World of F2F, virtual friends collide, helping to promote book

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This is how wonderful the online world can be: it can make connections between people who would never otherwise meet, providing them with resources they need. (It can also highlight the holes in your publicity department, showing where you’re missing crucial sales.)
By the way, when I use “F2F” above, it’s not in the network sense. I was trying to decide how to describe people I know from my daily life—as opposed to those virtual friends I’ve met online. So in this case, F2F means face-to-face.
A couple of months ago, I saw a former business owner I knew, a F2F friend, on Facebook. I’m not sure who reached out first, but we ended up becoming FB friends. I had not seen or heard anything about Ed since my early reporting days. (He once owned a computer business in Preston County.) He ordered a copy of my book, Sister of Silence, and sometimes posts insightful comments with suggestions about how to continue marketing it in this online world.
Yesterday he made my day—not in the Clint Eastwood sense—but by sending me an email that goes, in part, as follows:
“Hi Daleen, Well this is an amazing story. I met (a new friend) the other day at the local gas station. We talked for 30 minutes and . . . I recommended your book to her . . . I mentioned your name and she said you had already emailed her, yet said nothing of your book!”
Turns out, she was new to the area and facing a challenging move. Something about her told Ed she needed to read my book. (How cool is that?!) Of course, he was shocked that she and I had already “met” via Facebook—and that I had not promoted Sister of Silence when we did so.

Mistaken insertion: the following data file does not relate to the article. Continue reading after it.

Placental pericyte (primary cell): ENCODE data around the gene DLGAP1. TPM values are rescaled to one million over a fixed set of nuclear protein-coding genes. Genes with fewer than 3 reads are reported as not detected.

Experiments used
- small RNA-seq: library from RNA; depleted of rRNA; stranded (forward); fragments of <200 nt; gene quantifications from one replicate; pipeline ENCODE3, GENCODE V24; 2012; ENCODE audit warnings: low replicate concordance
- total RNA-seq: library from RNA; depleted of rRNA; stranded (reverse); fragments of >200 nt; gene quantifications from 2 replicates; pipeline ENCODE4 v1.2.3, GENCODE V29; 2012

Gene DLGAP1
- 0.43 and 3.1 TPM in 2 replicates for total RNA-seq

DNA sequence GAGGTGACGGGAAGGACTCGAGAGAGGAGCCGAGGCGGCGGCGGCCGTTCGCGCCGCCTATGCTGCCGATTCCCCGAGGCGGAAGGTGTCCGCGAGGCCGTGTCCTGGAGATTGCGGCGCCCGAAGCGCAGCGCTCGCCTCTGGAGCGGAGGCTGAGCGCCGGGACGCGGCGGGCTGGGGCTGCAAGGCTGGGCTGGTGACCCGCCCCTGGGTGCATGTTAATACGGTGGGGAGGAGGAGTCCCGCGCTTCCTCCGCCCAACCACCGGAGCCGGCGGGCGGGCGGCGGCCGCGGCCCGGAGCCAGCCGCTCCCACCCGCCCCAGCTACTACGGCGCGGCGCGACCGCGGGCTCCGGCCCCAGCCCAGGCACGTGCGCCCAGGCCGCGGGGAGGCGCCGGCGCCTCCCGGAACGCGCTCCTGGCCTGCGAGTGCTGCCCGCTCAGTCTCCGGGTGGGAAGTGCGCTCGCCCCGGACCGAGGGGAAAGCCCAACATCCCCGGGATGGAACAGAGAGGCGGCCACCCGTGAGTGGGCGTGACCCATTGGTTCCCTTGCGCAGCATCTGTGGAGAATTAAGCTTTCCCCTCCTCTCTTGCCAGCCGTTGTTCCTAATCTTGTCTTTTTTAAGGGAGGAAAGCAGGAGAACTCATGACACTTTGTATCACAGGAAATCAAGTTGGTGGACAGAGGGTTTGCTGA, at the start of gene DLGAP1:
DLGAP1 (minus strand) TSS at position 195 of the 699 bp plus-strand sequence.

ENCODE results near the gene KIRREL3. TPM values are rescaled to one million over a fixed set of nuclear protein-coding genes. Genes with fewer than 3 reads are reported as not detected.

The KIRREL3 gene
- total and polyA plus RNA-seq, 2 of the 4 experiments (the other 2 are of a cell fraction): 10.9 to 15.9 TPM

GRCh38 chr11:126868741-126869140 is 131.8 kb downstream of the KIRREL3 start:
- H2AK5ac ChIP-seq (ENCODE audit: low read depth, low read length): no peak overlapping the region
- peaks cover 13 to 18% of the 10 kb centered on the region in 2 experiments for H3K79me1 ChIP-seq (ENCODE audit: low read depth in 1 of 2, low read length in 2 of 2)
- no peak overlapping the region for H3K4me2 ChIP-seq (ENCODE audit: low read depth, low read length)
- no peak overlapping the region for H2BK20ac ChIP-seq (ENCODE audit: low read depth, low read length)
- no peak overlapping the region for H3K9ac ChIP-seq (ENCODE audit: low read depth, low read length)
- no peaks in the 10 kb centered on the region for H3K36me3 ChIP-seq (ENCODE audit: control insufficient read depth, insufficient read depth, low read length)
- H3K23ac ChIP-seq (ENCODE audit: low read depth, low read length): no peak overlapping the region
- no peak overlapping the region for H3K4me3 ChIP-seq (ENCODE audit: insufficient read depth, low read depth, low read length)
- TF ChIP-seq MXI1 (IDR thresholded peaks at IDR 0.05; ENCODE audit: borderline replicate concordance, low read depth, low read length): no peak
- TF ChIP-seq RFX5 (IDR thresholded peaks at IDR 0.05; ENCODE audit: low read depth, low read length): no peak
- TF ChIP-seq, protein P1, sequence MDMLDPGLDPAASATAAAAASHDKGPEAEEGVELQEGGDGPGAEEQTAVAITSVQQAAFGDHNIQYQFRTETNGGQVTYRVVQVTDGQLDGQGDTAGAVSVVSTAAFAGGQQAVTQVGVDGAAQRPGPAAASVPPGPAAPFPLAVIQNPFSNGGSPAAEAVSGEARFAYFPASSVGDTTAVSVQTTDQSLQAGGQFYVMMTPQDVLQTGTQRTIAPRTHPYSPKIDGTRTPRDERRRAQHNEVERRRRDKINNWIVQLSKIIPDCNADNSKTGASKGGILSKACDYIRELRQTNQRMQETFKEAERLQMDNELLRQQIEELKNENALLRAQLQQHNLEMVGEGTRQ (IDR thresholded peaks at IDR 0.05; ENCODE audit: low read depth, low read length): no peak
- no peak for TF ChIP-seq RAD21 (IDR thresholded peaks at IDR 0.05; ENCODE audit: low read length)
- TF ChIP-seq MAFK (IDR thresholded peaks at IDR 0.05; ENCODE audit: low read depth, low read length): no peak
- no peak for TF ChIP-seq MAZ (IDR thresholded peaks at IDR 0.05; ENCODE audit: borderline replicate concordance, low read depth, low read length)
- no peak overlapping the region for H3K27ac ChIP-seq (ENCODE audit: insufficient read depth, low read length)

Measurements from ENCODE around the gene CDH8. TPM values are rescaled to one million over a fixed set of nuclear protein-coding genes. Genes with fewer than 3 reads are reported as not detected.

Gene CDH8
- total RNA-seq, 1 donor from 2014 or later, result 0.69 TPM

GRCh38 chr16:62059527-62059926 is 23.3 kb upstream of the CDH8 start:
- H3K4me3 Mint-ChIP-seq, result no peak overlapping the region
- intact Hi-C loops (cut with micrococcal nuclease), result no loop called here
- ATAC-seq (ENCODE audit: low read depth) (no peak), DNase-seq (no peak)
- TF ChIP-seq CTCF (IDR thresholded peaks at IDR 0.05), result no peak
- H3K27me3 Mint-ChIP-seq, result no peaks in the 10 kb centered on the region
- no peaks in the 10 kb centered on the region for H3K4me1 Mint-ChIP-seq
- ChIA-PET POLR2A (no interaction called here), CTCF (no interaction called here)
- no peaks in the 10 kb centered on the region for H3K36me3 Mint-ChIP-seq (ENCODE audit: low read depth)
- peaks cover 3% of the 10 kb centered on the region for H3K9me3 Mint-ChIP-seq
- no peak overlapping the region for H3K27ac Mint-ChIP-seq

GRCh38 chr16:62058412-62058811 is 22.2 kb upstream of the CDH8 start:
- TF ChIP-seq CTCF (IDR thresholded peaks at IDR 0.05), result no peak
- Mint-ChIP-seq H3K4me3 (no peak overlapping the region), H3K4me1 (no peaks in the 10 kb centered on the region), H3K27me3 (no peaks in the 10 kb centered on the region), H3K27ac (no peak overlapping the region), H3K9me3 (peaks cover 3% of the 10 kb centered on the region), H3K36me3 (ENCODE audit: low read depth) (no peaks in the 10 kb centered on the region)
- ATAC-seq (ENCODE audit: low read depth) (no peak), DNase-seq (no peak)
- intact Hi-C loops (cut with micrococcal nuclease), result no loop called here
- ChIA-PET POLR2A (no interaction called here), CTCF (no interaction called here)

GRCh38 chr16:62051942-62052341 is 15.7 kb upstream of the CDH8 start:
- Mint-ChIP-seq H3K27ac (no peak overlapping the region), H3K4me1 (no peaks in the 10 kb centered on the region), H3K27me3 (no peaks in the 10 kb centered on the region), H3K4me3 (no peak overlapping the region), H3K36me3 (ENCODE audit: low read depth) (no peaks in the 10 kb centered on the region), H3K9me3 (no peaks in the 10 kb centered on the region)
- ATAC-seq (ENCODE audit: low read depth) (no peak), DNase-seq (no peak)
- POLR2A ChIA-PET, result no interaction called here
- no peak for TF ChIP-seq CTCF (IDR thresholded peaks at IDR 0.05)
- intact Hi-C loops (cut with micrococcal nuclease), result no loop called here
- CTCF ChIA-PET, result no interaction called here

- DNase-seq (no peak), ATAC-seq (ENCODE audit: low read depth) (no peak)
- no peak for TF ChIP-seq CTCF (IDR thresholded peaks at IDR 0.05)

(Here’s the thing: I have many diverse interests, some which have nothing to do with my book. And sometimes, I just don’t want to seem, well, pushy, by automatically saying to a new contact: “I’m an author and you should really read my book!” That being said, this story shows I probably need to ramp up my marketing strategy.)
I “met” this same woman, apparently just prior to when Ed met her in person, on FB. I saw her post in a news feed and sent her a message. Not a “please friend me” message, just a general, friendly inquiry. I have a close friend in California with the same last name, who once wistfully told me that, due to her parents’ divorce, she wasn’t close to her father’s side of the family. Because it’s an unusual spelling, I asked this woman if she had relatives in Ohio, where my friend’s father was from. Turns out, she did.
I have a feeling this story isn’t over yet, but for now it has a semi-ending: I feel good because people are talking about my book while pumping gas—which is pretty good, considering that the high price of fuel has turned the experience of just going to the gas station into a negative one. (Have you noticed how crabby people are, as they fill up their tanks these days?) And now they have something positive to share with each other, as their paychecks virtually disappear into their fuel tanks.
I’ve also learned it doesn’t serve me well to be shy about my work, and I’ve sold another copy of my book. Plus, Ed said he personally believes he’s being used in a way that will help others, which is the ultimate highlight of this wonderful story!
Editor’s note: Sister of Silence, which is not about FB or anything else virtual, but which does nonetheless actually provide amazing life insight, is available now for only $14.99.


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